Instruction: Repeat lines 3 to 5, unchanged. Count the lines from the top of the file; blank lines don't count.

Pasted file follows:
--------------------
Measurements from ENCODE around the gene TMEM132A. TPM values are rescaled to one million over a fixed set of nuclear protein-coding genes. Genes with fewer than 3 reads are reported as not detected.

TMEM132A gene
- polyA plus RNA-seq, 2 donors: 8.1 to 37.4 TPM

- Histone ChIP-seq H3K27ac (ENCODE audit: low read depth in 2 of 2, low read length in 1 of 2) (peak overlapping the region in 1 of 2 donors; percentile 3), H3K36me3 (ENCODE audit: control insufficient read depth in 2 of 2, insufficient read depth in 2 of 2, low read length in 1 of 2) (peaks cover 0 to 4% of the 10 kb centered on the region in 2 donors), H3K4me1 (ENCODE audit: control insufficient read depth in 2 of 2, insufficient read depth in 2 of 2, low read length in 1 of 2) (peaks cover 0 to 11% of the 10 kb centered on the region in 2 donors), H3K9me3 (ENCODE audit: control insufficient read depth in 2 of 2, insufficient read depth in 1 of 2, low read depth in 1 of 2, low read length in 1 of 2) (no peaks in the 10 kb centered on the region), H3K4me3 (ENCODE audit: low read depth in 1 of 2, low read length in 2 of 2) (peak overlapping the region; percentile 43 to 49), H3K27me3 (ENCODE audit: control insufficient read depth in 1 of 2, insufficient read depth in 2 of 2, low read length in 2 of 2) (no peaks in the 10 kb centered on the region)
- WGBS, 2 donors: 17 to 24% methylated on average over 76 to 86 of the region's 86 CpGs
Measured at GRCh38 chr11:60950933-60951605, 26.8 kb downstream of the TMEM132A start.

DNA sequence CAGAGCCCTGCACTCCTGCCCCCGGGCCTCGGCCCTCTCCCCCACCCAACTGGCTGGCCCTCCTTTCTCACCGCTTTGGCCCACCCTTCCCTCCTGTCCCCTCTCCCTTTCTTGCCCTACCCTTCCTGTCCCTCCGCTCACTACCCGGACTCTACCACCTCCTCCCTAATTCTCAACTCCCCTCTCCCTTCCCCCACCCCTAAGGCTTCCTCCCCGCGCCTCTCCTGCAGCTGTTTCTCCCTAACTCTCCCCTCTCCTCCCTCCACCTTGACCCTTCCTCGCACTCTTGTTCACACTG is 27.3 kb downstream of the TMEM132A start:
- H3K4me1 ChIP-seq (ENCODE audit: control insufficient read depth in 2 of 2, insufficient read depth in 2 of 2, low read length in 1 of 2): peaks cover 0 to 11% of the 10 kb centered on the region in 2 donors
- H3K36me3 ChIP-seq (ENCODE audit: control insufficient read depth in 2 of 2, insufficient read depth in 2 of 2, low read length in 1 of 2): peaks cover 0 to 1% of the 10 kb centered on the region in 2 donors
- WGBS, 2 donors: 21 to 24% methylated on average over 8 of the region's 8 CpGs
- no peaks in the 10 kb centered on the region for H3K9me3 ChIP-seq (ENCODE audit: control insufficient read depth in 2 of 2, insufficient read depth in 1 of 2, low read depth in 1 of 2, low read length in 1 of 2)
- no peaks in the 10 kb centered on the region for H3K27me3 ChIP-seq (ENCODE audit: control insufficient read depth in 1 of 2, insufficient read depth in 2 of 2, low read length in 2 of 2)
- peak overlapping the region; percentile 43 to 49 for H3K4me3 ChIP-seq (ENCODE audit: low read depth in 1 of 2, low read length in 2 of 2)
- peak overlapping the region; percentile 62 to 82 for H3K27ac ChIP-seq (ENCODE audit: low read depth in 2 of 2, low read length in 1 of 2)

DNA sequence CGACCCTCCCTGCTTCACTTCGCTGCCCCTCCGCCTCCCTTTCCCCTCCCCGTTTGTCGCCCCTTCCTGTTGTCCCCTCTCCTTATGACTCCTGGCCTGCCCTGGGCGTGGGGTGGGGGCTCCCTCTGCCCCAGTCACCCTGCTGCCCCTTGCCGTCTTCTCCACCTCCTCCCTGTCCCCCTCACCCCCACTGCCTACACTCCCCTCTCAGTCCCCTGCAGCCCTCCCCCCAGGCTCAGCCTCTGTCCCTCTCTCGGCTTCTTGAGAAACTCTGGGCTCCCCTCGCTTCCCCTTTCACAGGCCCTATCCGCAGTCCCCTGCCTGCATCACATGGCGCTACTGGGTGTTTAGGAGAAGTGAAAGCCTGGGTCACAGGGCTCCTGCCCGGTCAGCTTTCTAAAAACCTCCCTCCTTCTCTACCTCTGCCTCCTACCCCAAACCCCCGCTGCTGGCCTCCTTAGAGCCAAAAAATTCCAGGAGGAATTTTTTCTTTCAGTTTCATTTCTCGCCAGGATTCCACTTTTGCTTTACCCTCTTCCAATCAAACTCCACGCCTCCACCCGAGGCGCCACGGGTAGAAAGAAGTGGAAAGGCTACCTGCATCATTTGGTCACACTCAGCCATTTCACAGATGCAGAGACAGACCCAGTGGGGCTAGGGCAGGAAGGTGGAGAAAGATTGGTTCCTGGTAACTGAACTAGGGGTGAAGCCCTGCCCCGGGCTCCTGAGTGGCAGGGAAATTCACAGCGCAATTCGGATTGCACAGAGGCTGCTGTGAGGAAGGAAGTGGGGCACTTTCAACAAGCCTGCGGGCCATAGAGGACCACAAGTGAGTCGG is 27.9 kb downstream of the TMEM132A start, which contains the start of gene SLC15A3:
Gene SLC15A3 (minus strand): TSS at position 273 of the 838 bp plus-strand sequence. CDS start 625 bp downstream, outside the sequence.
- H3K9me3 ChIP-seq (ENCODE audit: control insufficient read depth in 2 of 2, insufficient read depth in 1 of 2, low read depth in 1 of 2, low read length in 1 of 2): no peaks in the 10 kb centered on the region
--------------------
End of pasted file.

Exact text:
- polyA plus RNA-seq, 2 donors: 8.1 to 37.4 TPM

- Histone ChIP-seq H3K27ac (ENCODE audit: low read depth in 2 of 2, low read length in 1 of 2) (peak overlapping the region in 1 of 2 donors; percentile 3), H3K36me3 (ENCODE audit: control insufficient read depth in 2 of 2, insufficient read depth in 2 of 2, low read length in 1 of 2) (peaks cover 0 to 4% of the 10 kb centered on the region in 2 donors), H3K4me1 (ENCODE audit: control insufficient read depth in 2 of 2, insufficient read depth in 2 of 2, low read length in 1 of 2) (peaks cover 0 to 11% of the 10 kb centered on the region in 2 donors), H3K9me3 (ENCODE audit: control insufficient read depth in 2 of 2, insufficient read depth in 1 of 2, low read depth in 1 of 2, low read length in 1 of 2) (no peaks in the 10 kb centered on the region), H3K4me3 (ENCODE audit: low read depth in 1 of 2, low read length in 2 of 2) (peak overlapping the region; percentile 43 to 49), H3K27me3 (ENCODE audit: control insufficient read depth in 1 of 2, insufficient read depth in 2 of 2, low read length in 2 of 2) (no peaks in the 10 kb centered on the region)
- WGBS, 2 donors: 17 to 24% methylated on average over 76 to 86 of the region's 86 CpGs